Review: Fortune Favors the Dead, by Stephen Spotswood
Doubleday, 2020. 321 pp. $27
Brooklyn, 1942. Willowjean Parker, a circus performer, has a temporary gig on her off nights guarding a building site, trying to earn some extra dough. That leads her to make two significant connections. First, she interrupts what might be an attempted murder, having deduced that a particular mug is trouble, and intervenes at the right moment. Second, the potential victim she rescues is Lillian Pentecost, the city’s most famous private detective, who offers Willowjean (known as Will) a job. Lillian suffers from MS, and she needs someone to perform legwork, preferably someone who’s agile, observant, and able to defend herself. Thus begins a fruitful partnership.
Three years later, a headline case involves the detectives. The prior year, Alistair Collins, whose steel company got fabulously rich on wartime government contracts, shot himself, which raised questions at the time. Now, the war has ended, and the board of directors resists calls to abandon the weapons business and return to peacetime manufactures. Those demands come from Abigail Collins, Alistair’s widow — and, as it happens, his former secretary. But she too dies, at a Halloween party where a medium conducts a séance, and practically everyone in the phone book is a suspect.
However, when the police get nowhere solving Abigail’s murder, the Collins family calls in Lillian and Will, hoping to make headway on the investigation without drawing attention. The insistence on secrecy might be only natural, given the Collins name and position of wealth and power, except that everybody seems to be lying. To add to the confusion, Will has a thing for Becca Collins, the late industrialist’s beautiful daughter, and the attraction seems mutual.
Throw in that Will, the proverbial child who grew up rough and ran away to join the circus, has a narrative style that will remind you, if the circumstances don’t, of the hard-boiled detective novels she devours. One quip reads, “She’d filled up with enough coffee to get Rip van Winkle doing the jitterbug”; or, about Becca, a “borderline wild child,” Will observes, “Though ‘wild’ by the standards of her tax bracket might constitute using the salad fork on the entrée.” Falling for a key witness is also an oldie, though the gender reversal provides a twist. You get the idea, though, that Spotswood’s aware of what he’s imitating, and his obvious love for the genre shows through. He also knows better than to take it too seriously.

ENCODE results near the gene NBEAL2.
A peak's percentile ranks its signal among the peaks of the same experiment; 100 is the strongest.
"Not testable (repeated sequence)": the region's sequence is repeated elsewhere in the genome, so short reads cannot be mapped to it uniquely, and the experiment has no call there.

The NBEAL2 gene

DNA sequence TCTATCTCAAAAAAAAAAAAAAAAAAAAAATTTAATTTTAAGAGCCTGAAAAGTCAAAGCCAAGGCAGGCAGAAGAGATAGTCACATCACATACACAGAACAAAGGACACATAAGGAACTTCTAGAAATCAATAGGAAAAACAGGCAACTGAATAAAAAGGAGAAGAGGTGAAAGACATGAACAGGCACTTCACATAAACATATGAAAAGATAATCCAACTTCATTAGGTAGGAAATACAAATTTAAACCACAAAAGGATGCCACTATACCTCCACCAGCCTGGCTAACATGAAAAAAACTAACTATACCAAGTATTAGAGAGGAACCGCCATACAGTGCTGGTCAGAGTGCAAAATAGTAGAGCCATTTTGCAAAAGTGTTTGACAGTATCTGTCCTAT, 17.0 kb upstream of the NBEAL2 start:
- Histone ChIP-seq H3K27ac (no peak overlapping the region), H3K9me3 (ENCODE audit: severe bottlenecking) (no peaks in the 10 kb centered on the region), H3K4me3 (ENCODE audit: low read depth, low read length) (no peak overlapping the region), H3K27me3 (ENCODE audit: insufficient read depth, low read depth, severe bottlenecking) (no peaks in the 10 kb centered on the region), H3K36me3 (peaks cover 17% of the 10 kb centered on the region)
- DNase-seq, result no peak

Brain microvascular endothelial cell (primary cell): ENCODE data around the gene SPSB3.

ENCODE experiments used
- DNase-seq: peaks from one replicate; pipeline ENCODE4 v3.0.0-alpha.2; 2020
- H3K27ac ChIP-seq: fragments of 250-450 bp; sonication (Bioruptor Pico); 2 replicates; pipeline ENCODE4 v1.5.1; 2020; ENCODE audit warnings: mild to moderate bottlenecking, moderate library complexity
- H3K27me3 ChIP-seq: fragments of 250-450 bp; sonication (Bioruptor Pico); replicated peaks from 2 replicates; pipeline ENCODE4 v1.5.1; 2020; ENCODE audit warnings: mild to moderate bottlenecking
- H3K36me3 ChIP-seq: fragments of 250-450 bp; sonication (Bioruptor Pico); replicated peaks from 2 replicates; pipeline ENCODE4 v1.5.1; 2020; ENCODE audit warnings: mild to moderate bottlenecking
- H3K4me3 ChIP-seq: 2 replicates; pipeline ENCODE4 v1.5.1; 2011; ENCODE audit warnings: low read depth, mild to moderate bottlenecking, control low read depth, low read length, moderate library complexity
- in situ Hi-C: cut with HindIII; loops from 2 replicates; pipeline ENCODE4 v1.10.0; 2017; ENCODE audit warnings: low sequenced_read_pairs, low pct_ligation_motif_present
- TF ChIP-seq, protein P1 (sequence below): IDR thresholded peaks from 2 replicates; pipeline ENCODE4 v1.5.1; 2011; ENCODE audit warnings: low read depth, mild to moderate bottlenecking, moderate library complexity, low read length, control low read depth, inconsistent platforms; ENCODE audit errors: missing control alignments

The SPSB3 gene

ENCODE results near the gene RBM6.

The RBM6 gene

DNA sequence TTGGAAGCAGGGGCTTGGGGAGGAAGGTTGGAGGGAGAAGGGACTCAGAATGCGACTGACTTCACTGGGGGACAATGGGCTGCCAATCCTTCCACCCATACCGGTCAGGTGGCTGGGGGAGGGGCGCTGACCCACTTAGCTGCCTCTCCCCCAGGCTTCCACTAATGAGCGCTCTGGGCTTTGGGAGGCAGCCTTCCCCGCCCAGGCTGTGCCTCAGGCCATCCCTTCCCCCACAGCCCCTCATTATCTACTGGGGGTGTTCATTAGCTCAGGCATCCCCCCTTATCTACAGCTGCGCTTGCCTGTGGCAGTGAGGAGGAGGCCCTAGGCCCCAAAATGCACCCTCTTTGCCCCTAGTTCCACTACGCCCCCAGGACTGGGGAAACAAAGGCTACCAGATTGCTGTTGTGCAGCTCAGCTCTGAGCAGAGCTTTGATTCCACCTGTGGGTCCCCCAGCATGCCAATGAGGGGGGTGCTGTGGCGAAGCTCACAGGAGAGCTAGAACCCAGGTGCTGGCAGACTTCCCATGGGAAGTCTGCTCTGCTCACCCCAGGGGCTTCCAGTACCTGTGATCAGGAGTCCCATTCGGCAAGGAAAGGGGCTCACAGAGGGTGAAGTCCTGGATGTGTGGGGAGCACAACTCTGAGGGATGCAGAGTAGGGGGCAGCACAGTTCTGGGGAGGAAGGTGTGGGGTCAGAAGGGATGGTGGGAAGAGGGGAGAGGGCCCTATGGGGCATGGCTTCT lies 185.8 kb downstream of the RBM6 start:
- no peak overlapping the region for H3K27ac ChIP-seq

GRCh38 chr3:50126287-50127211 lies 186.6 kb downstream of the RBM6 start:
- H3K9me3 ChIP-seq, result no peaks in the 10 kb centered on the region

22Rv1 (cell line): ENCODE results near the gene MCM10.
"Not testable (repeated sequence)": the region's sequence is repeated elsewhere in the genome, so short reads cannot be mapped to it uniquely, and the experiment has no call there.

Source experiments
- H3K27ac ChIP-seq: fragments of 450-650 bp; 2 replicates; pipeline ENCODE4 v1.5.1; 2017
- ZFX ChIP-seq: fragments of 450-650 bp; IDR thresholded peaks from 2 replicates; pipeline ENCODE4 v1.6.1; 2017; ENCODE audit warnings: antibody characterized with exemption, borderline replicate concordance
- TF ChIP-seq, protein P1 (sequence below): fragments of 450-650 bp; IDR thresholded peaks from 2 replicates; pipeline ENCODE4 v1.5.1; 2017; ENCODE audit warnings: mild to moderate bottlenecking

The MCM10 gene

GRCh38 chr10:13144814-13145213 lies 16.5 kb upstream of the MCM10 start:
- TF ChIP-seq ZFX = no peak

The author weaves the mystery with a sure hand, and though you may guess at a fact or two, he hides the trail well while still leaving everything in plain sight. Or just about; I’ll get to that in a second.
The real divergence from convention centers on the characters: They’re vulnerable. Lillian holds back more, because she’s naturally reserved, but you get her around the edges, and she’s human. I wish she came across more fully, but here’s a woman who knows she’s dying, yet asks no favors and gives her services pro bono to people who couldn’t afford her, like those with abusive husbands or crooked employers. Lillian has a cause, helping other women, which in part led her to Will.
Will’s more out there emotionally, and though her bio sounds like a cliché, she herself isn’t. She has passions and principles, and if she’s more likely to show the latter than the former, you do see them, and she’s not in the least buttoned down like her boss. She too will respond to a woman in distress, as she once was herself, a worthy feminist twist on an old formula. Always, beneath the tough exterior lurks a frightened child:
But sitting in that cell, my anxieties bred fast, and like with the bedbugs, scratching only made it worse. I spent the second night alone. The only light was from a dim bulb far down the corridor. The bravado I’d managed to conjure up and wear like a shield drained away. I pictured the cell door opening and my father stepping in, his face red, leather belt wrapped tight around his fist.
A few chapters from the end, when the detectives are close to solving the mystery, Spotswood plainly withholds conclusions they’ve reached or specifics about preparations they’re making. I wish he hadn’t, but I understand why he does so. He also pulls a punch in the great revelatory scene, in which the detectives spill all (another trope, that). On a minor note, the courtesy title Ms. appears throughout, oddly enough. There’s a hint that Will is narrating from the distant future, but that would not explain why characters in 1945 would even think to speak like that.
However, these are quibbles. Fortune Favors the Dead is a terrific mystery, and this first volume in an intended series promises entertaining adventures.
Disclaimer: I obtained my reading copy of this book from the public library.